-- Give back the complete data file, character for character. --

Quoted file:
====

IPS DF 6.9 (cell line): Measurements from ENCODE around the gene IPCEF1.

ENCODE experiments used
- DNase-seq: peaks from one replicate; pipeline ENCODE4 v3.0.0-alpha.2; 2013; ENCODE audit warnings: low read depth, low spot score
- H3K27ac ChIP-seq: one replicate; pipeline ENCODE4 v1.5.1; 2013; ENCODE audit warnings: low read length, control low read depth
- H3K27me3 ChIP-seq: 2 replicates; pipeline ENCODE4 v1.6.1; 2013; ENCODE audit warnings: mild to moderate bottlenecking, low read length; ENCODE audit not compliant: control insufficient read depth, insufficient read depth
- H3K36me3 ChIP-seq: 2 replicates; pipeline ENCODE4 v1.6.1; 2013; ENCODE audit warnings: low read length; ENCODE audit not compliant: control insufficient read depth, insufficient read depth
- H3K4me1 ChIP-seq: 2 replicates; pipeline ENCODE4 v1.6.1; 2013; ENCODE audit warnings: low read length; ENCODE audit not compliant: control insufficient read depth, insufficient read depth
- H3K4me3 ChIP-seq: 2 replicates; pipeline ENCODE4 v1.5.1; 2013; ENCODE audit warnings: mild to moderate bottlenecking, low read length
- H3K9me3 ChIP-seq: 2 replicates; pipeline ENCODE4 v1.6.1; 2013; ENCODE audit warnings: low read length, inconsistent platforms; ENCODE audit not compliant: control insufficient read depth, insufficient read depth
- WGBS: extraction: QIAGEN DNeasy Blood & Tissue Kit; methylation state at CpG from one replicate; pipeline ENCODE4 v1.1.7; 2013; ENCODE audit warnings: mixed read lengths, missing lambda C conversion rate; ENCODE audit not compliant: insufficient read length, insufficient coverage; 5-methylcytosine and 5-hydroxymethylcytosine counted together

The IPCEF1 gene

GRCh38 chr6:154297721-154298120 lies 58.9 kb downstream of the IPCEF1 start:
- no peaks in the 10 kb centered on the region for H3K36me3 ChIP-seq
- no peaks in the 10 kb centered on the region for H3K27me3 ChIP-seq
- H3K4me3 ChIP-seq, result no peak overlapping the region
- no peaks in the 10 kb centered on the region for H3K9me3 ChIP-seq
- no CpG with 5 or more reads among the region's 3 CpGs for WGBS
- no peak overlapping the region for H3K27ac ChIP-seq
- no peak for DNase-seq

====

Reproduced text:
IPS DF 6.9 (cell line): Measurements from ENCODE around the gene IPCEF1.

ENCODE experiments used
- DNase-seq: peaks from one replicate; pipeline ENCODE4 v3.0.0-alpha.2; 2013; ENCODE audit warnings: low read depth, low spot score
- H3K27ac ChIP-seq: one replicate; pipeline ENCODE4 v1.5.1; 2013; ENCODE audit warnings: low read length, control low read depth
- H3K27me3 ChIP-seq: 2 replicates; pipeline ENCODE4 v1.6.1; 2013; ENCODE audit warnings: mild to moderate bottlenecking, low read length; ENCODE audit not compliant: control insufficient read depth, insufficient read depth
- H3K36me3 ChIP-seq: 2 replicates; pipeline ENCODE4 v1.6.1; 2013; ENCODE audit warnings: low read length; ENCODE audit not compliant: control insufficient read depth, insufficient read depth
- H3K4me1 ChIP-seq: 2 replicates; pipeline ENCODE4 v1.6.1; 2013; ENCODE audit warnings: low read length; ENCODE audit not compliant: control insufficient read depth, insufficient read depth
- H3K4me3 ChIP-seq: 2 replicates; pipeline ENCODE4 v1.5.1; 2013; ENCODE audit warnings: mild to moderate bottlenecking, low read length
- H3K9me3 ChIP-seq: 2 replicates; pipeline ENCODE4 v1.6.1; 2013; ENCODE audit warnings: low read length, inconsistent platforms; ENCODE audit not compliant: control insufficient read depth, insufficient read depth
- WGBS: extraction: QIAGEN DNeasy Blood & Tissue Kit; methylation state at CpG from one replicate; pipeline ENCODE4 v1.1.7; 2013; ENCODE audit warnings: mixed read lengths, missing lambda C conversion rate; ENCODE audit not compliant: insufficient read length, insufficient coverage; 5-methylcytosine and 5-hydroxymethylcytosine counted together

The IPCEF1 gene

GRCh38 chr6:154297721-154298120 lies 58.9 kb downstream of the IPCEF1 start:
- no peaks in the 10 kb centered on the region for H3K36me3 ChIP-seq
- no peaks in the 10 kb centered on the region for H3K27me3 ChIP-seq
- H3K4me3 ChIP-seq, result no peak overlapping the region
- no peaks in the 10 kb centered on the region for H3K9me3 ChIP-seq
- no CpG with 5 or more reads among the region's 3 CpGs for WGBS
- no peak overlapping the region for H3K27ac ChIP-seq
- no peak for DNase-seq